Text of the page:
There are mainly five mattress types in the current market. They are:
- Memory Foam Mattresses
- Latex Mattresses
- Inner-spring Mattresses
- Water Mattresses
- Air Mattresses
Which type of mattress is the best?
It is not possible to give a clear-cut answer saying that one mattress type is better than another. This website may be on memory foam, but we will not say that memory foam is the best type of mattress. While memory foam is superior to other types of mattresses with regard to certain characteristics, it is inferior in relation to another characteristic. For example, the slow spring back nature of memory foam is considered a superior feature while its sleeping hot characteristic is considered inferior.
10 major pros of memory foam mattresses compared to other mattress types
- Correct spinal alignment – this is the major characteristic of memory foam mattresses that make it superior to others. Memory foam melts in response to your body heat and allows the ‘jotting out’ parts of your body to sink in to the mattress. For example, the hips, buttocks, shoulders, heals etc. ‘sink’ into the mattress causing your spinal cord to stay straight, without any bends or twists. This facilitates proper spinal cord alignment. This is why memory foam mattresses are recommended for people with neck and back aches.
- Hypoallergenic – some people develop allergies to certain ingredients of mattresses. Memory foam, generally does not have such allergy-inducing chemicals and therefore is considered hypoallergenic
- Anti-microbial – in addition to being hypoallergenic, memory foam has strong anti-microbial properties. What this means is that bacterial and fungal/mold growth on memory foam mattresses is minimal.
- Motion transfer – one of the common complaints on mattresses is that one partner gets disturbed when the other one tosses and turns. This is due to a characteristic known as ‘motion transfer’. One of the popular features of memory foam is its near non-existent motion transfer. You might have seen various TV commercials showing people jumping up and down without spilling a wine glass placed on top of the mattress. These ads are trying to show that their mattresses have no motion transfer.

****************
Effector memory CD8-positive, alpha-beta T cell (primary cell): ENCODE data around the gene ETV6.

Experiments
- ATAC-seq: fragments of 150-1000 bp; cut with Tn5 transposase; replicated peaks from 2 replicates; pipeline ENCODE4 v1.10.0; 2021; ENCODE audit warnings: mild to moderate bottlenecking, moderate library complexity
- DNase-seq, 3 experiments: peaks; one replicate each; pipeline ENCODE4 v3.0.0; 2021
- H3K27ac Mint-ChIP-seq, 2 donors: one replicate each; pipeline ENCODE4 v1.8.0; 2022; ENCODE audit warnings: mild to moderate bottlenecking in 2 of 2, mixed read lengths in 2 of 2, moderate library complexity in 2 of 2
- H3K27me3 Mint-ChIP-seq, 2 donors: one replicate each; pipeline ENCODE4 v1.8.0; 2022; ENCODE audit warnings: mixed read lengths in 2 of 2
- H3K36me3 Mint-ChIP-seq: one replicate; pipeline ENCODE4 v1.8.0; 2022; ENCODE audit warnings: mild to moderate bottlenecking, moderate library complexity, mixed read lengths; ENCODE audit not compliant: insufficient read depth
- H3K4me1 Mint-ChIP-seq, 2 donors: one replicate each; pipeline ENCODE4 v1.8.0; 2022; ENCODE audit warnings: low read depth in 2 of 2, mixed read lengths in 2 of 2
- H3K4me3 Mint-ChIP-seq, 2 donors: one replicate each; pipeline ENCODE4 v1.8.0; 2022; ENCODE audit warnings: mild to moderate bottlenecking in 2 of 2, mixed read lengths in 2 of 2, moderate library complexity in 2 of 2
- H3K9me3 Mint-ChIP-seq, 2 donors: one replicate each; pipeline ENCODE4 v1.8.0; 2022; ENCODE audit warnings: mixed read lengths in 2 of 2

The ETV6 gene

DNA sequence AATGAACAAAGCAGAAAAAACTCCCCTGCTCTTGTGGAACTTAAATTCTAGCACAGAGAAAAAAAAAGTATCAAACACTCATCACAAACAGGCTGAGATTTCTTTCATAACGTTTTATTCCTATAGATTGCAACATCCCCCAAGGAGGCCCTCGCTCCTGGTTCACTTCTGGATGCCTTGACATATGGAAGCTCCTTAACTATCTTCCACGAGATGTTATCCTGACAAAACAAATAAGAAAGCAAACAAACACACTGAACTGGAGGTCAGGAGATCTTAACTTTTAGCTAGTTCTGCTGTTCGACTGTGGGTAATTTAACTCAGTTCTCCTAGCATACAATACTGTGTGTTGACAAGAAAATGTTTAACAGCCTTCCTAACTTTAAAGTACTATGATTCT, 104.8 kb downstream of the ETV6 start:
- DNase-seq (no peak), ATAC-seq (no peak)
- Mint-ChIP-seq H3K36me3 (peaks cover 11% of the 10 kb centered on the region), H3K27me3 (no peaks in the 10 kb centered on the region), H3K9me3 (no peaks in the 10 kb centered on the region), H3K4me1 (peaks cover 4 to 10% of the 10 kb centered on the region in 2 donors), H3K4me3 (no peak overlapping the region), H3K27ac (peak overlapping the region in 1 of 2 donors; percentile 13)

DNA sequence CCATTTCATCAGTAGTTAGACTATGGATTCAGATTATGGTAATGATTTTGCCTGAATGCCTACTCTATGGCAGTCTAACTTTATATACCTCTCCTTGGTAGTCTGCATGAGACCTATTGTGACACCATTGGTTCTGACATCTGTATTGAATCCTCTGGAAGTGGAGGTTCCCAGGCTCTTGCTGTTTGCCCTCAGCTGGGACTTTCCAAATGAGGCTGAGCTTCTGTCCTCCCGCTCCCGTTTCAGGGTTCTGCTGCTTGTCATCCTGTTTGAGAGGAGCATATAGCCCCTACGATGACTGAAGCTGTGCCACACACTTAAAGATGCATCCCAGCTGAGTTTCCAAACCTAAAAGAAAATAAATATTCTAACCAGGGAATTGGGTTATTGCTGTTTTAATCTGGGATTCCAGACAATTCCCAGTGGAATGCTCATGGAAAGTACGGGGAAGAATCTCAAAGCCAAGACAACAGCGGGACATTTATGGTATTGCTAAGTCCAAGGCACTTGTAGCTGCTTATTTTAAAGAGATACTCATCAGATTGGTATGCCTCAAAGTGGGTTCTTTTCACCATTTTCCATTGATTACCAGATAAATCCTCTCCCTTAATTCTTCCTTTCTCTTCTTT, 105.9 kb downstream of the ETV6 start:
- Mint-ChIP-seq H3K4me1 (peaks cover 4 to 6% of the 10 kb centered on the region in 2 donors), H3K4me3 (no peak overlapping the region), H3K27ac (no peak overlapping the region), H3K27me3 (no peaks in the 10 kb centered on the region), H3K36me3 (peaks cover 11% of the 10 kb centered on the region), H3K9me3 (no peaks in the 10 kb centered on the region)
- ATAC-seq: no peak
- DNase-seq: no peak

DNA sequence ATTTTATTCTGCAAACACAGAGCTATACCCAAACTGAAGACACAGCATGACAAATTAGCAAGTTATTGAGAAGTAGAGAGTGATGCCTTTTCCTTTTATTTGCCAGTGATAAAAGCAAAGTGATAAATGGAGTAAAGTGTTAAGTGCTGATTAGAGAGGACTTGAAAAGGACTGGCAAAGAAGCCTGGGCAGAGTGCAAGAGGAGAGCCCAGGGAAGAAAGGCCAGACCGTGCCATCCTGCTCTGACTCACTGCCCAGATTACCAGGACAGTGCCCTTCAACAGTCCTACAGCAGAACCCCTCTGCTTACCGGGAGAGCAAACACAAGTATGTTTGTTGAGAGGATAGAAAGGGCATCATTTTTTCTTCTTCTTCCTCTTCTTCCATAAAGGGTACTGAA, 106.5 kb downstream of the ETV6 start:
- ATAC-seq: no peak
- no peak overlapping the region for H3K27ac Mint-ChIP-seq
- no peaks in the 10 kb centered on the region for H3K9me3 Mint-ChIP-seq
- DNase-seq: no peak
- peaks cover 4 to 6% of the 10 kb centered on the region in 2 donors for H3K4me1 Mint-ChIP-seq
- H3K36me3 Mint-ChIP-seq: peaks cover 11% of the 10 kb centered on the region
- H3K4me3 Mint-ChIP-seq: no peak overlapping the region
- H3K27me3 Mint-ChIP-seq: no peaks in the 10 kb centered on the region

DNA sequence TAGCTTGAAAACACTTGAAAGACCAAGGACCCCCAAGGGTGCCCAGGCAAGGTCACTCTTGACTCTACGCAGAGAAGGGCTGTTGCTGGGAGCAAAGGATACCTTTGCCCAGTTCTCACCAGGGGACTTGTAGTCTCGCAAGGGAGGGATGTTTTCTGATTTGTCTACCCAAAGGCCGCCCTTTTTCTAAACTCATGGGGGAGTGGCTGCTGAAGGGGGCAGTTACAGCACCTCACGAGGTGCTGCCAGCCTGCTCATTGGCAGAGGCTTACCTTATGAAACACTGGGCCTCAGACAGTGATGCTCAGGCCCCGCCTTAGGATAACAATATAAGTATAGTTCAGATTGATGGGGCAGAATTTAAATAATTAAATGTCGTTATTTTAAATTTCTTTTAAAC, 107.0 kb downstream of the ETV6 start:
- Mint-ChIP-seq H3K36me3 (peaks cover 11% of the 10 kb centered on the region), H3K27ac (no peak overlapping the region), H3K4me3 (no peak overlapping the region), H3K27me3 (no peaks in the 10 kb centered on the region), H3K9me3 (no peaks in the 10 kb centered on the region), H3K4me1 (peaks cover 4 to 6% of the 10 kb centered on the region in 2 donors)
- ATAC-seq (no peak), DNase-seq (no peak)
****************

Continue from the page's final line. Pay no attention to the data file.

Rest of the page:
- Quiet – some mattresses, especially inner-spring mattresses make a ton of noise when the people sit on it, turn to a side or get out of bed. But, not memory foam mattresses; they are as quiet as mattresses get. You can’t make them make a sound even if you tried to, PERIOD.
- Can be compressed and easily transported – a spring mattress can’t be compressed or rolled up. In contrast, an air mattress can be completely deflated, folder and packed inside a small carrier bag. A memory foam mattress can’t be compressed as much as an air mattress, but can be considerably rolled and shrink wrapped to reduce its volume significantly, so that it can be shipped to your doorstep, inside a small box, with ease.
- No need to rotate – especially spring mattresses need to be turned/rotated every once in awhile. Some mattresses every month, others, once every three months. On some, they recommend that you flip the mattresses; on others, the manufacturer recommends switching the head and foot ends. If you don’t rotate the mattress, you will leave a huge body impression on the mattress! This sagging as well as turning the mattress can be an annoying pain in the neck, especially, if the mattress is heavy. You can rest assured that memory foam mattresses do not typically need to be turned/rotated periodically. Even if you don’t turn them for years
- Adjustable bed friendly – some mattresses, like spring or water mattresses are not suitable for adjustable beds. They won’t flex with the bed nicely. In contrast, memory foam complies very well with adjustable beds. The mattress will obey the bed… to the dot!
- Minimal to no sagging – unfortunately, most mattresses ‘sag’ or depress in the middle of the mattress, right on your favorite spot of the mattress. This is mostly irreversible and this is why the manufacturer recommends that you rotate the mattress so that you don’t put your weight on the same spot everyday! However, with memory foam, thanks to its slow but high resilience, you will see little to no sagging. The mattress will make a temporary impression in response to your body heat. However, it returns to normal upon you getting out of bed. If you get mattress sagging during the first few years of a mattress, all we can say is that you’re probably not using a memory foam mattress. Hope you can appreciate the large dip on the right side of the bed shown below.
- Relatively light-weight – memory foam may not be as lightweight as an air mattress gets; nevertheless it is very much lighter than latex or spring mattresses.
5 Major Cons of Memory Foam Mattresses compared to other mattress types